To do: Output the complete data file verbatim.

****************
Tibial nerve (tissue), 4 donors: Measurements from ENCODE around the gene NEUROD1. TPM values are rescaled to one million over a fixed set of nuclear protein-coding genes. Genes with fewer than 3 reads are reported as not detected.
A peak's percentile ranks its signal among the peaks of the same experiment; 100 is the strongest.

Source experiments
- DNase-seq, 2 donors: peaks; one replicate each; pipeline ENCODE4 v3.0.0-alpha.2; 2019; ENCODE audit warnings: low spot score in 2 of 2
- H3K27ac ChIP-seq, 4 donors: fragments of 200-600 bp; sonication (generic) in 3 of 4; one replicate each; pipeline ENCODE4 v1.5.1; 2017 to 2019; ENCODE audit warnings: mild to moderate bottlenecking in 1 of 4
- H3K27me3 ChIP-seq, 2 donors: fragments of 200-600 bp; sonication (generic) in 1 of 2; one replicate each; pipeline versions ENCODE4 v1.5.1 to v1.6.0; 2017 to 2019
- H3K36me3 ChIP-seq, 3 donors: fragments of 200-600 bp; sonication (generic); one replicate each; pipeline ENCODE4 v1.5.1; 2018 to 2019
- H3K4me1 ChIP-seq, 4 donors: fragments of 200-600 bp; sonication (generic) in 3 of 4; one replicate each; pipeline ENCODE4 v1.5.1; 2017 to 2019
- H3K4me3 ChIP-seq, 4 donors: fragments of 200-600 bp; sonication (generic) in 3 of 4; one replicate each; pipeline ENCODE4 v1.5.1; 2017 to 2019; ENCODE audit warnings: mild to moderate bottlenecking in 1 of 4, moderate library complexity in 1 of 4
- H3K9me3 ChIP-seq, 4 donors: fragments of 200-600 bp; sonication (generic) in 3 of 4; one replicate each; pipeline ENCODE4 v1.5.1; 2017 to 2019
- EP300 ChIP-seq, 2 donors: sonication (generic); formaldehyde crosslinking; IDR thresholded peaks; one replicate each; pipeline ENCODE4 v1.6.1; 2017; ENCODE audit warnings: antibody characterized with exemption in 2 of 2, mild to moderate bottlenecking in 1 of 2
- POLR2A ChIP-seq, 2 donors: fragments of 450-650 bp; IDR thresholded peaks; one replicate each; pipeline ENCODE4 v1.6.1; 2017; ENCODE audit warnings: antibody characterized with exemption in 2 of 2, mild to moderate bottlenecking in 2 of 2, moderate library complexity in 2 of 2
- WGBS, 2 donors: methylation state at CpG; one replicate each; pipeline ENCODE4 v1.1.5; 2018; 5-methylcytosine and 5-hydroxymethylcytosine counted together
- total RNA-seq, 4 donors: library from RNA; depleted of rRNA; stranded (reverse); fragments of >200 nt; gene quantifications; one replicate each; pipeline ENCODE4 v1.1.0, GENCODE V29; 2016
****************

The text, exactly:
Tibial nerve (tissue), 4 donors: Measurements from ENCODE around the gene NEUROD1. TPM values are rescaled to one million over a fixed set of nuclear protein-coding genes. Genes with fewer than 3 reads are reported as not detected.
A peak's percentile ranks its signal among the peaks of the same experiment; 100 is the strongest.

Source experiments
- DNase-seq, 2 donors: peaks; one replicate each; pipeline ENCODE4 v3.0.0-alpha.2; 2019; ENCODE audit warnings: low spot score in 2 of 2
- H3K27ac ChIP-seq, 4 donors: fragments of 200-600 bp; sonication (generic) in 3 of 4; one replicate each; pipeline ENCODE4 v1.5.1; 2017 to 2019; ENCODE audit warnings: mild to moderate bottlenecking in 1 of 4
- H3K27me3 ChIP-seq, 2 donors: fragments of 200-600 bp; sonication (generic) in 1 of 2; one replicate each; pipeline versions ENCODE4 v1.5.1 to v1.6.0; 2017 to 2019
- H3K36me3 ChIP-seq, 3 donors: fragments of 200-600 bp; sonication (generic); one replicate each; pipeline ENCODE4 v1.5.1; 2018 to 2019
- H3K4me1 ChIP-seq, 4 donors: fragments of 200-600 bp; sonication (generic) in 3 of 4; one replicate each; pipeline ENCODE4 v1.5.1; 2017 to 2019
- H3K4me3 ChIP-seq, 4 donors: fragments of 200-600 bp; sonication (generic) in 3 of 4; one replicate each; pipeline ENCODE4 v1.5.1; 2017 to 2019; ENCODE audit warnings: mild to moderate bottlenecking in 1 of 4, moderate library complexity in 1 of 4
- H3K9me3 ChIP-seq, 4 donors: fragments of 200-600 bp; sonication (generic) in 3 of 4; one replicate each; pipeline ENCODE4 v1.5.1; 2017 to 2019
- EP300 ChIP-seq, 2 donors: sonication (generic); formaldehyde crosslinking; IDR thresholded peaks; one replicate each; pipeline ENCODE4 v1.6.1; 2017; ENCODE audit warnings: antibody characterized with exemption in 2 of 2, mild to moderate bottlenecking in 1 of 2
- POLR2A ChIP-seq, 2 donors: fragments of 450-650 bp; IDR thresholded peaks; one replicate each; pipeline ENCODE4 v1.6.1; 2017; ENCODE audit warnings: antibody characterized with exemption in 2 of 2, mild to moderate bottlenecking in 2 of 2, moderate library complexity in 2 of 2
- WGBS, 2 donors: methylation state at CpG; one replicate each; pipeline ENCODE4 v1.1.5; 2018; 5-methylcytosine and 5-hydroxymethylcytosine counted together
- total RNA-seq, 4 donors: library from RNA; depleted of rRNA; stranded (reverse); fragments of >200 nt; gene quantifications; one replicate each; pipeline ENCODE4 v1.1.0, GENCODE V29; 2016